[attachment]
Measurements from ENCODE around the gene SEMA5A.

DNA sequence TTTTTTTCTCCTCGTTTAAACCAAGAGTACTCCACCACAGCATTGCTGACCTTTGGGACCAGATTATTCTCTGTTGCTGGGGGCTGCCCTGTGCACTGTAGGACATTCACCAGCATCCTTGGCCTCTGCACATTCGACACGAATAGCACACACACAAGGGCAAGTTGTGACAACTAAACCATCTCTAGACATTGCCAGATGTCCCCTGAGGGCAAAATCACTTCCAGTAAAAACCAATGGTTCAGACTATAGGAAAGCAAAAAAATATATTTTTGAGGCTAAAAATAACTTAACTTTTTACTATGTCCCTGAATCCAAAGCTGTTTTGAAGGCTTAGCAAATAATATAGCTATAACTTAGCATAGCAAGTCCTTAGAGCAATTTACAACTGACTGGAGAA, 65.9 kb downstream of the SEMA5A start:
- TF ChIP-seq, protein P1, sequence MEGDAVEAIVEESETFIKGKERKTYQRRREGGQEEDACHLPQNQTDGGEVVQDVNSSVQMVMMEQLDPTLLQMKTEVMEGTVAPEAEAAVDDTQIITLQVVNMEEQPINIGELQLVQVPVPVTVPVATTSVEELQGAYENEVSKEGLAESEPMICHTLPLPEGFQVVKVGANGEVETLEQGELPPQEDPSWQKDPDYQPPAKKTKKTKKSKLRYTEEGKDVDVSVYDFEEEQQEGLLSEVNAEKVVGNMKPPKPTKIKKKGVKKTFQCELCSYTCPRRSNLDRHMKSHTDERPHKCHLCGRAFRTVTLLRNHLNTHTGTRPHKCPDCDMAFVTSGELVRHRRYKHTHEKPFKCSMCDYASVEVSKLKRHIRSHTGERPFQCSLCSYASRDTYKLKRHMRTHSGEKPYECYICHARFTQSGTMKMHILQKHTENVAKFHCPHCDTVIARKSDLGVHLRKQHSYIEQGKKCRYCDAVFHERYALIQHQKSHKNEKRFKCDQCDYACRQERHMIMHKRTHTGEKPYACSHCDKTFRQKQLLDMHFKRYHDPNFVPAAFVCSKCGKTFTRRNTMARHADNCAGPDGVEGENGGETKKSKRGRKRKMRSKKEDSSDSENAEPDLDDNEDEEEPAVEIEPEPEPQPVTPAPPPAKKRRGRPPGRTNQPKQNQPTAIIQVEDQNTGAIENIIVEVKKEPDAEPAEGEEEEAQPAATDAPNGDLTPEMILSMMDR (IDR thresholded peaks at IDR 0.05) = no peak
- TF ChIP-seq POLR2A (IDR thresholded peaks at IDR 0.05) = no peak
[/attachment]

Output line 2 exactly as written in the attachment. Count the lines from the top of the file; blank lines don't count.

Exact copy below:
DNA sequence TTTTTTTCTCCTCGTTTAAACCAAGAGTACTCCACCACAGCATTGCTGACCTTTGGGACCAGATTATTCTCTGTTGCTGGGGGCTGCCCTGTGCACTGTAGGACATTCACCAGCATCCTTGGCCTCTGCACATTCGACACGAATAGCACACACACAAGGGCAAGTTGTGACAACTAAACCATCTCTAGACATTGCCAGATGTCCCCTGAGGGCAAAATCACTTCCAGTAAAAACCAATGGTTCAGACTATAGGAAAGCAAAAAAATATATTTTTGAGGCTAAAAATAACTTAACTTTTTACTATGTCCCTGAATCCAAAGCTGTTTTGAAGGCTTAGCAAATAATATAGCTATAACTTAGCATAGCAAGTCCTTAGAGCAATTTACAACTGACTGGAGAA, 65.9 kb downstream of the SEMA5A start: